Google Maps failed me. I struggled to find the street number of the church whose playground was the meeting point. We passed a school, then an unmarked building beside it. I cruised that parking lot no fewer than a half dozen times, which was unfortunate because (a) it was not the destination, and (b) the school next door had a playground, natch, and it was in plain view of TK’s searching eyes. Within five minutes we were both crying: he from the certainty that I was keeping him from the right playground, and I from the uncertainty that I wasn’t. Either way, our twin anxieties reached a fever pitch right there in the car, his urgent pleas stoking my frustration, my expletive-laden anger barely kept under my breath, our begging each other to just look. Or listen. Or go. Or wait. It felt like hell. And this was a few hours after I’d gone to the ophthalmologist and found that I’d been wearing the wrong prescription for a year.

I finally stopped and asked a traffic cop if he knew what I was looking for. He pointed me in the right direction, and we landed in a spot about fifty yards further than I’d driven–just past the traffic light where I’d turned around twice, fearful of going too far. I parked and turned around to TK. “I’m sorry it took me so long to find the right place,” I told him. He looked back at me, his tears drying. “Mommy went the wrong way,” he responded solemnly. “Yes I did,” I replied. “And I got frustrated.”

For the next thirty minutes, he played and climbed and ran and occasionally circled back to me to recap: “Mommy couldn’t find it. Went the wrong way.” It was funny the first few times. Then over the next week, I heard it more: “Mommy couldn’t find the playground. Went the wrong way. Mommy got frustrated.” We watched an episode of Daniel Tiger, who happened to also be frustrated and sang a song about it that I can’t get out of my damn head. I grew weary of the refrain: my frustration, my propensity to be lost, my wrongness. It began to sound less like an observation than an indictment. Not that I’m defensive or anything.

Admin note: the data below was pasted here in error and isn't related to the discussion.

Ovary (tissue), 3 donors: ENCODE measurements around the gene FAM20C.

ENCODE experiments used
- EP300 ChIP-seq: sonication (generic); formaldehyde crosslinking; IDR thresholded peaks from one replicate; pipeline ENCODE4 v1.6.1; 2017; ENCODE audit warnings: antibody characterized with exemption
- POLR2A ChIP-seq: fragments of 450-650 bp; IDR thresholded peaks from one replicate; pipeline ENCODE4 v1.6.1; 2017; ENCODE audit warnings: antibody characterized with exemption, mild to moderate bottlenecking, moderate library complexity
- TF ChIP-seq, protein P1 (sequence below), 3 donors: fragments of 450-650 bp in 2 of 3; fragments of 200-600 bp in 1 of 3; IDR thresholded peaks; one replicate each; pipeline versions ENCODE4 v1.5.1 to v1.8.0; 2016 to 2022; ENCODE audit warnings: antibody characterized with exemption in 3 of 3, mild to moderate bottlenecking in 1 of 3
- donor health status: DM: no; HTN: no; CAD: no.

I seem to keep getting reminders that I’m looking in the wrong place, listening to the wrong voice. Two weeks after the rest of my family, I got a stomach virus last week that knocked me flat for twenty-four hours. All the plans I had flew out the window and I could no longer look around at all I had to do but only stare straight ahead. At my TV, which played The Hunger Games. Which was kind of awesome, interrupting sprints to the bathroom aside, because who gets to watch movies on a Sunday afternoon anymore?! Then there’s my phone, whose camera I broke during an ill-advised temper tantrum; I happened to throw the phone indiscriminately across the room and it happened to perfectly hit a steel drawer handle, which broke into pieces as my phone’s screen cracked into about fifty fissures. Now my camera won’t cooperate for photos unless I flip the screen into selfie mode. There’s a metaphor here, I just know it.

Little Brother turned two last week and we flipped him around too, his carseat now front-facing, and the once-reliable mid-morning nap afforded by our errand-running disappeared for a couple of days: I would glance at him in the rearview mirror and see him staring around, saucer-eyed, in wonder at this new view. And then there’s TK, whose teacher told me that he has been protective of one of the smaller guys in his class, a boy in a wheelchair. When he requires extra assistance to get out of the chair or be pushed down the hall, TK will come alongside him and “supervise” the teachers’ assistance or walk beside both boy and teacher in the hallway. When I asked TK later that day about his friend and what he likes about him, he told me, “He rides a motorcycle.”